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The "Fastest Autonomous Interceptor in the World" Is Now on Display in Saudi Arabia

Built for speed and to withstand the harshest conditions, interceptors have a variety of applications, whether they are used in the military, by the police, or simply for patrolling. French shipbuilder CMN Naval (Constructions Mecaniques de Normandie) is now showcasing its fastest such watercraft, which is also the first one in its class to incorporate autonomous technology.
UHSI32 Interceptor 6 photos
CMN Naval UHSI32 InterceptorCMN Naval UHSI32 InterceptorCMN Naval DV15 RWS InterceptorCMN Naval DV15 RWS InterceptorCMN Naval HSAB Interceptor
The interceptor we’re referring to is the UHSI32 and it is being exhibited at this year’s World Defense Show that is now taking place in Riyadh, Saudi Arabia. Now at its latest version called HSI32 Mk III, the vessel is a versatile ship that combines multiple mission capabilities and is equipped with a comprehensive, integrated combat system.

Measuring 32 m (105 ft) in length and with a beam of 7 m (23 ft), the UHSI32 can reach a top speed of over 46 knots (53 mph/85 kph). It has an aluminum hull and superstructure and has been optimized for high-speed navigation.

It can accommodate a crew of 12. When cruising at 30 knots (34.5 mph/55.5 kph), the interceptor offers a range of up to 700 NM. The vessel boasts of offering extended patrol periods of up to three days.

In addition to its high-speed performance, the UHSI32 is also the first such interceptor in its class to incorporate autonomous technology, which has been developed in collaboration with the Boston-based company Sea Machines. The company specializes in autonomous command and control technology for marine navigation, with its systems being deployed on vessels from all over the globe.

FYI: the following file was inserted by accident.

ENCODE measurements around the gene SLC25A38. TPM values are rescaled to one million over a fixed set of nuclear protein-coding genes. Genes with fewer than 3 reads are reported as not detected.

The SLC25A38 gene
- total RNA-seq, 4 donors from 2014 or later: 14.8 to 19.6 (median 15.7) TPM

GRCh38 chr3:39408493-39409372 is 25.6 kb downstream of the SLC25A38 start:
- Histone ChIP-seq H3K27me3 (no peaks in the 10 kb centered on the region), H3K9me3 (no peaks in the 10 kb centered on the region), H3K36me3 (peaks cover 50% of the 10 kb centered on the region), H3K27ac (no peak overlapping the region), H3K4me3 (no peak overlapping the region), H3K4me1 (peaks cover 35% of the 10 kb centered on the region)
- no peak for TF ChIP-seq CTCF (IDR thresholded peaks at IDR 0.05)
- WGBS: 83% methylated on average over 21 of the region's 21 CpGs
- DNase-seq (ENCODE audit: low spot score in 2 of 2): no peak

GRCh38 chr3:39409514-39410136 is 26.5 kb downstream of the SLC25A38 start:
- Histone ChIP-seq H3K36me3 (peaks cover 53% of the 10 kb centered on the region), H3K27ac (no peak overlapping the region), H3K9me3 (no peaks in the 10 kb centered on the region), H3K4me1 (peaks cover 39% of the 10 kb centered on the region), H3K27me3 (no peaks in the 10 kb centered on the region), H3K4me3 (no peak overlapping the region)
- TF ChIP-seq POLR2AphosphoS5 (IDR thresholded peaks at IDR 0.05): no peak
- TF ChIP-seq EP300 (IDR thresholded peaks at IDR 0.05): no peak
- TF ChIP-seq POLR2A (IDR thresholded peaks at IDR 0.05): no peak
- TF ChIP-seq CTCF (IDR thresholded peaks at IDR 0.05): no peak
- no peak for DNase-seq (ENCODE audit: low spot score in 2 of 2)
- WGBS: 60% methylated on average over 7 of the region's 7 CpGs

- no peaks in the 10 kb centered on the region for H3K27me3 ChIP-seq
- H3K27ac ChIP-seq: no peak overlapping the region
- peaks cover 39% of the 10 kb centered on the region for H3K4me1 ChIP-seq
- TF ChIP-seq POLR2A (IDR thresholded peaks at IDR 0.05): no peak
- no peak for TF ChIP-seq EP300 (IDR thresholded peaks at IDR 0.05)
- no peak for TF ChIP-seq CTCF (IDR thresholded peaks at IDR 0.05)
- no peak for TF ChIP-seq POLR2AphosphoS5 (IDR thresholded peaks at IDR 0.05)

As reported by Sea Machines, CMN Naval plans to “demonstrate the interceptor’s ability to execute autonomous transit missions, pattern autonomy, and dynamic collision avoidance while being operated via over-the-horizon network connectivity almost anywhere in the world”.

Sea Machines’ SM300 system enables waypoint autonomy, remote command and control from a second location, be it another ship or the shore. It can integrate with your vessel’s onboard equipment such as radar, GPS, specialized cameras, and so on, and it comes with obstacle detection, collision avoidance, computer vision, to name just a few of its features.

Last year, Sea Machines demonstrated the capabilities of its SM300 on what was described as the world’s first 1,000-nautical mile autonomous voyage. The ship involved in the epic journey was Nellie Bly, which set sail in Hamburg, Germany, and completed the expedition in 13 days.

The so-called "fastest autonomous interceptor in the world" will be on display until tomorrow, March 9, in Riyadh.

press release
 
 
 
 
 

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